An herb spiral is a permaculture technique that increases planting space within a small footprint and creates differet moisture conditions to accommodate varying needs.  

Our herb spiral was designed and re-built in 2021 by CLC student Theresa Winter as part of her horticulture coursework.


Perspective from the builder, Theresa:

 The spiral works on many levels (no pun intended) as a sustainable landscape feature in the garden.  It saves planting space by using vertical height, so an area as little area as 7’ in circumference can triple the plantings.  Stone blocks retain moisture and warmth creating several microclimates from the center and highest point of the spiral moving downward, so that plants with distinctly different light and moisture needs can be grown quite close together, conserving water.

The herb spiral of medicinal plants invites visitors to experience the therapeutic and restorative calming effect of the shape of the spiral with a sensory oriented focus on scent, color, taste, and texture.  The spiral is an invitation for a walking meditation while reaching out to touch the various leaf textures and smell the herbs and flowers.  Visitors are welcome to sit on the spiral wall and reconnect with nature with the various sights and sounds of the garden.  The spiral creates a calming environment filled with medicinal plants to ease the mind and heal the body.

Herbs included in this practicum and their various medicinal applications:

  • Cayenne pepper promotes gastric secretion, assists in digestion, and can reduce hunger.  It contains beneficial  antioxidants including Vitamins A, C, and E.  It can be sauteed fresh and added to sauces or dried and ground up.  Warning: fresh cayenne pepper should be handled with respect and care should be taken to keep cayenne away from the eyes and any mucus membranes.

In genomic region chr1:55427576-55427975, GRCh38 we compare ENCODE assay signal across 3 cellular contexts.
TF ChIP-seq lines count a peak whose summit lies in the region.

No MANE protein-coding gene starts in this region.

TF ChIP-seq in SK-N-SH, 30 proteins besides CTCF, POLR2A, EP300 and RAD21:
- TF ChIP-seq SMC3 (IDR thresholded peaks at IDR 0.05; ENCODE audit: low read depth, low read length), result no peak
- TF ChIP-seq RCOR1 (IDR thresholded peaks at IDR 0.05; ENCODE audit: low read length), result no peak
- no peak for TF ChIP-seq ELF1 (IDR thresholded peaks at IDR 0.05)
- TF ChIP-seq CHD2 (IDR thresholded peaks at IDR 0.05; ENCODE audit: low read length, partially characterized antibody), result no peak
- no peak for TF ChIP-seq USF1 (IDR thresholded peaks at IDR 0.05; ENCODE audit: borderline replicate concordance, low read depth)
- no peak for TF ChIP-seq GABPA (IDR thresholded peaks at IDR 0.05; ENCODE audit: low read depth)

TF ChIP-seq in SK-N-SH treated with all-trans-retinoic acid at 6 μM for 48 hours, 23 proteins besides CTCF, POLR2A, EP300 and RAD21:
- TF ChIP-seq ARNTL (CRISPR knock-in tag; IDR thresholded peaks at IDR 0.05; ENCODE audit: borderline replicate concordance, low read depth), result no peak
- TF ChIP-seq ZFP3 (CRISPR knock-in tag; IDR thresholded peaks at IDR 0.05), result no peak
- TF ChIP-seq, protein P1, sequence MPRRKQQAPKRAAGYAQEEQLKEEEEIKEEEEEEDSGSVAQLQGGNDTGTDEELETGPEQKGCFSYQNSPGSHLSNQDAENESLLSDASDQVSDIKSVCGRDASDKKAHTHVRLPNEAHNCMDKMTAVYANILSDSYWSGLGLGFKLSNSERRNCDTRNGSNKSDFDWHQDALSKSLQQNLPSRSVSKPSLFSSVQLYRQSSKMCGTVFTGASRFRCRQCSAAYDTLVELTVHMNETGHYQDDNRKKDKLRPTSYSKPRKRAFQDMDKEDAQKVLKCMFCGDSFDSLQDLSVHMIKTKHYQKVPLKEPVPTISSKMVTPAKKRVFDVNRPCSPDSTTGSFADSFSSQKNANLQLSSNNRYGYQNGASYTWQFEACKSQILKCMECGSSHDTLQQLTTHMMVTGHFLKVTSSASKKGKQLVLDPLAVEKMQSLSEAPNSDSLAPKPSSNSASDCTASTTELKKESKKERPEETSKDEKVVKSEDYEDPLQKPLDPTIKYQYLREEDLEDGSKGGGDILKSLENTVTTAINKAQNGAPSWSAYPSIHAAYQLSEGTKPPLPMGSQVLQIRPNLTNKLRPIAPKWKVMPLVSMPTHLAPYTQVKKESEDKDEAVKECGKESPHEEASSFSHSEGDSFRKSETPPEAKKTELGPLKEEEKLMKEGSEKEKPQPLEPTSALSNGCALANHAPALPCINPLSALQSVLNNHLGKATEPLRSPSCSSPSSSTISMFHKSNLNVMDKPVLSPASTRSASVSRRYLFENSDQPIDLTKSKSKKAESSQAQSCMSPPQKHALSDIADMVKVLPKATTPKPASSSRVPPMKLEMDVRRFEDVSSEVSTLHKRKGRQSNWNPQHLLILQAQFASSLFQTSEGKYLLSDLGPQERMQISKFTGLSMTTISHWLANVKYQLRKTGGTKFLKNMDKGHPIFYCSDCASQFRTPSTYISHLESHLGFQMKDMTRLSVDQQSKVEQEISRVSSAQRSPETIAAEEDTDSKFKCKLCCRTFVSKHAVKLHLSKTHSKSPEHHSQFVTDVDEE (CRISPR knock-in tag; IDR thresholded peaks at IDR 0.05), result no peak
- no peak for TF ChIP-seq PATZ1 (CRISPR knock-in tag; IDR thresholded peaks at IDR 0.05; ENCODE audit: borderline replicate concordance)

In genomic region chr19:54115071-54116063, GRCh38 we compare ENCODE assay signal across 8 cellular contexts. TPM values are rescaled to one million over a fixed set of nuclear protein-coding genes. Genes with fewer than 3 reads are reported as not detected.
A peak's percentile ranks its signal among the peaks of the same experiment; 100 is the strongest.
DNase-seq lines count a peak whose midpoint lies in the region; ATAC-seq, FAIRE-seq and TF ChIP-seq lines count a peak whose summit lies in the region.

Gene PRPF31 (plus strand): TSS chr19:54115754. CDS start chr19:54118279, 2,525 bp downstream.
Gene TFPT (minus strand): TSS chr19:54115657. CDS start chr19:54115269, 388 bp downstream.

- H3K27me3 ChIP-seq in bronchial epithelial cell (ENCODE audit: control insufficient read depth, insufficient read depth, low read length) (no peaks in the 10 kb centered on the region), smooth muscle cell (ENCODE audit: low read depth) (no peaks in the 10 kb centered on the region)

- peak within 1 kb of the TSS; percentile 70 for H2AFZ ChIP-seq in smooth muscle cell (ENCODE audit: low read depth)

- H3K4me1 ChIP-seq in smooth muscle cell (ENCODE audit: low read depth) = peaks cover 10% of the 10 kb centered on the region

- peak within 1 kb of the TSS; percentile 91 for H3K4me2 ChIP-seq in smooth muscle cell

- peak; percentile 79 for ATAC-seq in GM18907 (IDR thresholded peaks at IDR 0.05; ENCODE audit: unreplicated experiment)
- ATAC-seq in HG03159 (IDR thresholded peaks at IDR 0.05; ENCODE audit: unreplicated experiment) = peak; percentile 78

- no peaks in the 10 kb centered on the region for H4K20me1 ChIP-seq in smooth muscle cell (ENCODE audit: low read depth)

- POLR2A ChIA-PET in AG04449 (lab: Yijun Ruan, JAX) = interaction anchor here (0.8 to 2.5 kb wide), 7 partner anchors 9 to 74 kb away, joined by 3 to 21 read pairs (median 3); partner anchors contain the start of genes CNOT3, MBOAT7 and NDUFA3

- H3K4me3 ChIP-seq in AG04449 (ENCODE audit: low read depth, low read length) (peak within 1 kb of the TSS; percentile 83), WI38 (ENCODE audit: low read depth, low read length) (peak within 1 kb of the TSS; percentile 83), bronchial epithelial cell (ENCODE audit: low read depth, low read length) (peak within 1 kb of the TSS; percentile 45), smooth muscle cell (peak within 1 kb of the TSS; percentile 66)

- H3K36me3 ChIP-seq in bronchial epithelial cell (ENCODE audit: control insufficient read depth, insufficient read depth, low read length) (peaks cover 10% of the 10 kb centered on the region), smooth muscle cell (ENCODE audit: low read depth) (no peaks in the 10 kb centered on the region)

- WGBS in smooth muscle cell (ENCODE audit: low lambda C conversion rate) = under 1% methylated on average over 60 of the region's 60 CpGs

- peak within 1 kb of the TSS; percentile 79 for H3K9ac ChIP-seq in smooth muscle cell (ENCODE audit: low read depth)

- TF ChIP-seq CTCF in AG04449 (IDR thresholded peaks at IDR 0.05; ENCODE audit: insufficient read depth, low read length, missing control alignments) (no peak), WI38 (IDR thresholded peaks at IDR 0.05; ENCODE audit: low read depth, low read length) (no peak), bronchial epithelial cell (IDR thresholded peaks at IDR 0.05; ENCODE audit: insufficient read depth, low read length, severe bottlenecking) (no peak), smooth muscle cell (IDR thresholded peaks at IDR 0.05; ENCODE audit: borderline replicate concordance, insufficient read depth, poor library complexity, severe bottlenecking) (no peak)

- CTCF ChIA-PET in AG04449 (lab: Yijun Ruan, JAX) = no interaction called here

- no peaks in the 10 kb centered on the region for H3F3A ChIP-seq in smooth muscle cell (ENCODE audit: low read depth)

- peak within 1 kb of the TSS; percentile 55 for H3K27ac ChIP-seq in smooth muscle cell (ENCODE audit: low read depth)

• Rosemary tea made from fresh or dried leaves can help strengthen and improve memory, reducing mental fog.  Those same benefits can be found in the scent of the essential oils in the leaves.
  • Oregano has many antioxidant properties.  When prepared as a tea, oregano can be used to treat colds and upper respiratory infections.
  • Thyme Steep 1-2 teaspoons of this sunny herb, either fresh or dried leaves and flowers can be used to calm coughs and clear bronchial mucus.
  • A small pillow filled with lavender can be placed over the forehead to ease  stress-induced headaches and to relax and calm the mind.
  • Calendula has antifungal and antimicrobial properties that can heal skin tissue, so fully dried blooms can be infused in a carrier oil, such as grapeseed or almond oil, and used for daily skin care. 
  • The dried flower heads of Chamomile can be used to make a tea to reduce anxiety and produce a calming effect.
  • Self-heal is more than just a pretty flower. An antiviral compound can be made by creating a poultice of the flowers and used to treat cold sores.
  • Place a handful of fresh Holy Basil leaves and flowers into a quart bottle for a refreshing infusion which can heighten awareness and mental clarity.  It has been found useful by in alleviating symptoms of ADD and ADHD.
  • Parsley, recognized for its diuretic properties, is also rich in antioxidants and nutrients such as Vitamins A, K, and C.  Add fresh or dried leaves to almost any smoothie or sauce to add flavor and health benefits.
  • Peppermint tea made from the dried leaves can help in the treatment for irritable bowel syndrome, as it appears to calm the muscles in the walls of the stomach and intestines.